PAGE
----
It was definitely a fun weekend…something of a busman’s holiday for me, as I managed to combine taking part in and writing about Bristol Pride professionally with a day out in my old stomping ground of Bath and Bristol with the boy.
It was, too, a beginning to a conversation with him that has been long brewing …around tact and secrecy and discretion and lying and just where the boundary lies between those dreadfully adult ideas.
Let’s start with some fun. The boy loves hotel stays and, as always, quickly made friends with the household crew, running up and down stairs last thing at night and first thing in the morning to bid the receptionist good night (and good morn).
Pride he wasn’t so sure about initially. It was cold, grey, damp and very crowded. Still, an opportunity to be helpful – handing out badges for the Gingerbeer contingent – cheered him up, as did making the acquaintance of a very friendly, exceedingly fluffy German Shepherd decked out in the rainbow flag. The latter certainly impressed him rather more than a brief encounter with Bristol’s Lord Mayor, who I interviewed later that morning – or the dinosaur exhibition we found in the museum in the afternoon.
Still, he perked up rather more when I decided to head over towards (but not into) the English Defence League demo to see how that was going down. Much as expected: hundreds of police cordoning off the docklands area and a cheery but firm Inspector, who informed me that I wasn’t going to be allowed thru to the press point with the boy in tow.
Fair do’s, I guess, though I argued the toss briefly just for practice. Then a chat with a couple of legal observers from NetPol, who warned us that there was every likelihood the police were about to kettle anyone in the vicinity: so back up to the top of Queen Square, where we chatted in friendly fashion to some coppers from the West Midlands.
The boy didn’t quite live up to his previous triumph – pretty much informing the local PCSO that it was a good thing I was a journo, since I wrote articles about police when they did bad things – but he did throw in a line or two about how we’d just avoided being “kettley-ed” (sic) AND how we’d nearly been arrested…which is not quite the sort of thing that I would usually throw into casual conversation with police officers I’ve only just met.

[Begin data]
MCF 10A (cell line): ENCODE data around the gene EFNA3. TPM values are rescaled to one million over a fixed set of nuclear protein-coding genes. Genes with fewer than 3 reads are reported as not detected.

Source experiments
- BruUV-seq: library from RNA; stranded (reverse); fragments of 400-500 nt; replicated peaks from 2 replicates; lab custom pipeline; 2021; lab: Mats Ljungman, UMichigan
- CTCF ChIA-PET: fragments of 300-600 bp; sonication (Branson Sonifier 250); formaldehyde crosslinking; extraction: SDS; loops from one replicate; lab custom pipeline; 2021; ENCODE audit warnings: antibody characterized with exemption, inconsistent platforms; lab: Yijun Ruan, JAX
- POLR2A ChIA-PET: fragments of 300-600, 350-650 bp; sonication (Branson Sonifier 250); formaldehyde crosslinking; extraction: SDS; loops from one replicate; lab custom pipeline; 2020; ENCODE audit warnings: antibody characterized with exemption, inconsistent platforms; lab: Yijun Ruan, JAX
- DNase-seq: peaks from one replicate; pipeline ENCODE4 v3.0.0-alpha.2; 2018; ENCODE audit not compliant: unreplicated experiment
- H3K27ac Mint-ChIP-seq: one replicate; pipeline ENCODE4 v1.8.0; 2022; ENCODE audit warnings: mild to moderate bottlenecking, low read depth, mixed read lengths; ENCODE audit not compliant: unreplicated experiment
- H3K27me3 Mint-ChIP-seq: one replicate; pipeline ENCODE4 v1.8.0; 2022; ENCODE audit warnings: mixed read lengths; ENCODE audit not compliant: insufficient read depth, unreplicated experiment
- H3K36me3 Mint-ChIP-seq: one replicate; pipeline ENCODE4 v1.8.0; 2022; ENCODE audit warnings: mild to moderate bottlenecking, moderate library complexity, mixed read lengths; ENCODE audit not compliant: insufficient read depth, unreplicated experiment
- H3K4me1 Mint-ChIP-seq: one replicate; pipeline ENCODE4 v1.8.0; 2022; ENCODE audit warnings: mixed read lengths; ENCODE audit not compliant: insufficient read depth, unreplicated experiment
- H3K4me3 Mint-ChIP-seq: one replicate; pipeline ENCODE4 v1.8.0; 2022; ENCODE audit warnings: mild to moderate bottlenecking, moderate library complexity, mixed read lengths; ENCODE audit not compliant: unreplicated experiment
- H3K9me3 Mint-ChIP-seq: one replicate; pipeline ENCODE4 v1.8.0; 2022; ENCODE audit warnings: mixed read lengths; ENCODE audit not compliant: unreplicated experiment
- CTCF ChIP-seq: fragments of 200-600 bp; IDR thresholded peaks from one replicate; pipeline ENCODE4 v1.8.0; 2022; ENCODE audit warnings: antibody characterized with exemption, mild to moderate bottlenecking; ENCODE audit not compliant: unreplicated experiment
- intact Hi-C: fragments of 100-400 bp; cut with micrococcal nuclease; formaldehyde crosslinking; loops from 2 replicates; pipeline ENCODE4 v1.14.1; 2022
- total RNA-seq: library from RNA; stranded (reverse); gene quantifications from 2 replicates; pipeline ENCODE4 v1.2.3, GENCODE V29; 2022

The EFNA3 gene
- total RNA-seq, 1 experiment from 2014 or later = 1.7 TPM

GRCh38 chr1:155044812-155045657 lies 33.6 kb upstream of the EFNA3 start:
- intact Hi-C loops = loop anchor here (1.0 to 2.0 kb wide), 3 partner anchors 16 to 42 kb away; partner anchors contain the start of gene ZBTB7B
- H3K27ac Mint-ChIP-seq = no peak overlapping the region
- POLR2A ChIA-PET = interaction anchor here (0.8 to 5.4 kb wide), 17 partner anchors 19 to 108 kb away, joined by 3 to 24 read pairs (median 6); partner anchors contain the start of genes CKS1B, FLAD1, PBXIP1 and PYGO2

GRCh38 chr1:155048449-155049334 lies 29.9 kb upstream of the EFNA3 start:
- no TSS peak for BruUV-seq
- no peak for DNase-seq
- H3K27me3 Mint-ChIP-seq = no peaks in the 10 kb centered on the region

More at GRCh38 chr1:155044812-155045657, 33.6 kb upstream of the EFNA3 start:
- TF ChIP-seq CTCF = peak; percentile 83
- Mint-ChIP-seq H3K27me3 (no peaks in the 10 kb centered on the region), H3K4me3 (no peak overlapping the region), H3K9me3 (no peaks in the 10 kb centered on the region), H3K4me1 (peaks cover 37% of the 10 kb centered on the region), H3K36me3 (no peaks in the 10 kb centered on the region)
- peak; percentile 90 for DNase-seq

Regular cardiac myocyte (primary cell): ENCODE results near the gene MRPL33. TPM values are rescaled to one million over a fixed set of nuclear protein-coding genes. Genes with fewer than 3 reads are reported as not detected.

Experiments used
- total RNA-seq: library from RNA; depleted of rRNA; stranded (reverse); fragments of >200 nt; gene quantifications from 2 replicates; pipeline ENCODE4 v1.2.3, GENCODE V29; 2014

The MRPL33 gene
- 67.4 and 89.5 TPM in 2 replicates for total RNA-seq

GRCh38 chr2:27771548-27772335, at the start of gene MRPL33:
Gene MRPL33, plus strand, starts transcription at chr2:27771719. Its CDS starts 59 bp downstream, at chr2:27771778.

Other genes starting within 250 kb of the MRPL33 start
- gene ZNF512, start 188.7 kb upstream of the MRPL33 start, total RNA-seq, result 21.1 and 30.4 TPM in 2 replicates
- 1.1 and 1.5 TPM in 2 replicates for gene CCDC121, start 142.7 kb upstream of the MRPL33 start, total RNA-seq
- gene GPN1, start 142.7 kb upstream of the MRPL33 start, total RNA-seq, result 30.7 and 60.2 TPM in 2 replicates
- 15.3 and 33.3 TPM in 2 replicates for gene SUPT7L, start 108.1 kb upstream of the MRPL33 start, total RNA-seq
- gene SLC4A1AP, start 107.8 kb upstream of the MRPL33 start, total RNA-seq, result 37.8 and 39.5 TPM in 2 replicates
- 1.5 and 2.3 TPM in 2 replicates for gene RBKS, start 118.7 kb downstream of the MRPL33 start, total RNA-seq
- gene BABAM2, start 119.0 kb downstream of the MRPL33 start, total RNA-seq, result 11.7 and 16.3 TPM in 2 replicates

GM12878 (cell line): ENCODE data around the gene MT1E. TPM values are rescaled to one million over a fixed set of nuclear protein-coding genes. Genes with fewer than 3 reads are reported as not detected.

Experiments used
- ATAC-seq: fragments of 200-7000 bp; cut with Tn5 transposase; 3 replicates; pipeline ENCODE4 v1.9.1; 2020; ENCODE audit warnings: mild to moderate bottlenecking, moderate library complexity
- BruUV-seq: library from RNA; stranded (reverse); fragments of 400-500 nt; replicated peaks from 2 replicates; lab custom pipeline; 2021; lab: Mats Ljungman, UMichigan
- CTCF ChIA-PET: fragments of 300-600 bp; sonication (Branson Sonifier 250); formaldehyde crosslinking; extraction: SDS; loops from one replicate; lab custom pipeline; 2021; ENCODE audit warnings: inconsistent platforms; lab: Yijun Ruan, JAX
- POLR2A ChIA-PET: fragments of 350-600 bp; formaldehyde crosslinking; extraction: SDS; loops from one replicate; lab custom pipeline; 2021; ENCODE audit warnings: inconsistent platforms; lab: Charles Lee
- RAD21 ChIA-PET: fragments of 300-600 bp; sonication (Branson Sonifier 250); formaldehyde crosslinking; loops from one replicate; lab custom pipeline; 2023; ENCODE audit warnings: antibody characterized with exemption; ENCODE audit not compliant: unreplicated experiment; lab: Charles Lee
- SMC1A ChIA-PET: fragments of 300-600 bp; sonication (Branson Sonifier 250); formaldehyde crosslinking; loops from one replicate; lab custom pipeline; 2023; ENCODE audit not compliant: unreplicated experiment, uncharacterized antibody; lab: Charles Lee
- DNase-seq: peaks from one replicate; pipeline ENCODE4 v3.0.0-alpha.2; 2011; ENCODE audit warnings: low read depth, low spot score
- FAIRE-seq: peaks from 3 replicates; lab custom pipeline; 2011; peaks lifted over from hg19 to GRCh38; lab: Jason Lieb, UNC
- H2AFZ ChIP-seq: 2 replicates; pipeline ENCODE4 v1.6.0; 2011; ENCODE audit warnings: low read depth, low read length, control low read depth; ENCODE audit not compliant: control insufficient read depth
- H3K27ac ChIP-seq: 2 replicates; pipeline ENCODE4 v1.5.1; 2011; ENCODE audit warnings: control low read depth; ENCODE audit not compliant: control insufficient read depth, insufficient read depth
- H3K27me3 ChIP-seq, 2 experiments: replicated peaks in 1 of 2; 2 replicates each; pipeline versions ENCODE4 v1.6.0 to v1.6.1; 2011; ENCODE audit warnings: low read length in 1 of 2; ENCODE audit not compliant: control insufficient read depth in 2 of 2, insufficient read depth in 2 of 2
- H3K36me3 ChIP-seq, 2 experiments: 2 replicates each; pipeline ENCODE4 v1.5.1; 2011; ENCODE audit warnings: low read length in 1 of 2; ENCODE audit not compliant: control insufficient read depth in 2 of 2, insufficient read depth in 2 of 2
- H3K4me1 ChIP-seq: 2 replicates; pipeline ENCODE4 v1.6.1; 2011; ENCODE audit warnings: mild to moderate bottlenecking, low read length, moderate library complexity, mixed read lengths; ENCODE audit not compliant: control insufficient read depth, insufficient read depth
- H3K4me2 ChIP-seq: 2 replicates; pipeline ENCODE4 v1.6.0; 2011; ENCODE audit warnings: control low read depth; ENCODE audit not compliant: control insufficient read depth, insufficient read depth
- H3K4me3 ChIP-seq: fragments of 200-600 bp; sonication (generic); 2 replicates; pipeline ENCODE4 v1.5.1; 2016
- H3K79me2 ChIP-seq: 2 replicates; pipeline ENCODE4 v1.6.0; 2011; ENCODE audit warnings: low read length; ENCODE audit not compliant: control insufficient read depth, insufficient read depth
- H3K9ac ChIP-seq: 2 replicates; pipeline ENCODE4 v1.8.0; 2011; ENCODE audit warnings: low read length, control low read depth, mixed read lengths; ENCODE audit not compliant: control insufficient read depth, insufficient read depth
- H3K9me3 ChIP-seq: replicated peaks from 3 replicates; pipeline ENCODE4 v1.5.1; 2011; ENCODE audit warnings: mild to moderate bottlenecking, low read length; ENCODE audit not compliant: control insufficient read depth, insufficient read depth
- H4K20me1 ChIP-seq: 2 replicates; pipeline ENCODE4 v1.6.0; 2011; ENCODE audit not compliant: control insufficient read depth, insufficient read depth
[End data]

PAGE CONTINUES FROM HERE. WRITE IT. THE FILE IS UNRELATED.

And after he very enthusiastically volunteered the same tale to other folk that we chatted with that weekend, a discussion ensued. A difficult discussion, but a necessary one, since it has become quite clear of late that the boy has been over-hearing a fair few conversations that touch on issues of journalistic confidence and which, with or without embellishment, simply should not be repeated, willy-nilly, to all and sundry.
And yes: before peeps conclude this was a (verbal) beating up on a naïve seven-year-old, the responsibility here is four parts on us grown-ups, one part on the boy. We – and I especially – need to be that much more careful what gets discussed in his earshot, with the presumption now being that he is tending to hear, understand and on occasion repeat whatever gets heard.
That apart, twas from the boy’s perspective, I suspect, a grand weekend. Quite apart from the Pride festival (at which he indulged his latest obsession of collecting random leaflets, gyrated along with the Lady Gaga Experience, and played with a bubble machine), there were some wonderful music shops on Bristol’s Park St, in one of which he got to play a dulcimer: there was the museum at the top of Park St, where he declared his non-belief in the dodo; and there was Forbidden Planet…maybe not a patch on the London store, but still a great place for a small boy to indulge his fantasies.
Then there was the best chips in the world ever (from a chip shop in Clifton), a sweet shop where he purchased Harry Potter jelly beans (which feature such gross flavours as vomit, ear wax and dog food), and fireworks.
Next day, twas over to Bath where he walked the maze, chased seagulls and was duly impressed by a busker simultaneously playing a violin and a pedal-driven guitar. He tasted the foul swill that is Bath spring water – and helped a juggler perform his act by putting on rabbit ears and handing knives up to him.
Oh…and there was the “best prawn fried rice in the world”, with which he over-faced himself come lunchtime.
All told, a boy’s own adventure sort of weekend which I think he’ll remember for some time to come.